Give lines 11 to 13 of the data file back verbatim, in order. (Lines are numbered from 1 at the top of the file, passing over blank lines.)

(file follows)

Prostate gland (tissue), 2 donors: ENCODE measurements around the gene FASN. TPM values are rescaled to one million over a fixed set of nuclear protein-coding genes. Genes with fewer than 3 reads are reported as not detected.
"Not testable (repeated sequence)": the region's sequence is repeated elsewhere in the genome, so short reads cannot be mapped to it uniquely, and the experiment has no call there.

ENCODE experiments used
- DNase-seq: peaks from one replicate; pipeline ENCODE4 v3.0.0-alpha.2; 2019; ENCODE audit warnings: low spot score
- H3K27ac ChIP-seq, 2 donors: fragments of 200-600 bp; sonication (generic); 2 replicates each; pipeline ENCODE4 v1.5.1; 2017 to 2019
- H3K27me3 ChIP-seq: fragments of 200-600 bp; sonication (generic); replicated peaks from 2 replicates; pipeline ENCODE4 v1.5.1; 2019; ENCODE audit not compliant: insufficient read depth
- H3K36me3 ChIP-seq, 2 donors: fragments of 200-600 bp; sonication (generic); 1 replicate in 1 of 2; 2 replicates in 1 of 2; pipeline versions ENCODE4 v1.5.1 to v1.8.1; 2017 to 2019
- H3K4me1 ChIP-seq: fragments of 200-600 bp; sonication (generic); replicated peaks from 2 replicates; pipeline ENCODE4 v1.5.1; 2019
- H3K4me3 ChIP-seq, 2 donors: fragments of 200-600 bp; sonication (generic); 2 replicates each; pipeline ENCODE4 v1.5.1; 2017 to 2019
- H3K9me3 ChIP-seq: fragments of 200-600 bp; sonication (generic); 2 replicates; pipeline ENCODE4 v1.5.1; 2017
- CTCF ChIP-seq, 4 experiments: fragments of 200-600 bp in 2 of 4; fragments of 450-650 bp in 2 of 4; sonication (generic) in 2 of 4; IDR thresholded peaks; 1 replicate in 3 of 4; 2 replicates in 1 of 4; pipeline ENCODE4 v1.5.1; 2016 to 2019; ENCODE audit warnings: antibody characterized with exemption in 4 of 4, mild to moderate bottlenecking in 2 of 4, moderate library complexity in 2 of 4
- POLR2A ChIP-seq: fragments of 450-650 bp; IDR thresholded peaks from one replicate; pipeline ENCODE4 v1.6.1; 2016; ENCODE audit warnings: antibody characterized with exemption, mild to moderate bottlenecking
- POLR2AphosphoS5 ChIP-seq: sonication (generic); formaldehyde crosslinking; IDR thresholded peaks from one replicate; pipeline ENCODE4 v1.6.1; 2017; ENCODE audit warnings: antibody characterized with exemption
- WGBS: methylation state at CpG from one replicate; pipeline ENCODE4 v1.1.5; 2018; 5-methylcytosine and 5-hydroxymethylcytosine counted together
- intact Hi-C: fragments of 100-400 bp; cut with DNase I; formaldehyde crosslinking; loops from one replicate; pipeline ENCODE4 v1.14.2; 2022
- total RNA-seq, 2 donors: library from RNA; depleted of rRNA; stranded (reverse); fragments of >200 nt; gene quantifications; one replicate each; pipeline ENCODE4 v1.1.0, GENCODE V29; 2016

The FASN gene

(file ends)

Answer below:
- CTCF ChIP-seq, 4 experiments: fragments of 200-600 bp in 2 of 4; fragments of 450-650 bp in 2 of 4; sonication (generic) in 2 of 4; IDR thresholded peaks; 1 replicate in 3 of 4; 2 replicates in 1 of 4; pipeline ENCODE4 v1.5.1; 2016 to 2019; ENCODE audit warnings: antibody characterized with exemption in 4 of 4, mild to moderate bottlenecking in 2 of 4, moderate library complexity in 2 of 4
- POLR2A ChIP-seq: fragments of 450-650 bp; IDR thresholded peaks from one replicate; pipeline ENCODE4 v1.6.1; 2016; ENCODE audit warnings: antibody characterized with exemption, mild to moderate bottlenecking
- POLR2AphosphoS5 ChIP-seq: sonication (generic); formaldehyde crosslinking; IDR thresholded peaks from one replicate; pipeline ENCODE4 v1.6.1; 2017; ENCODE audit warnings: antibody characterized with exemption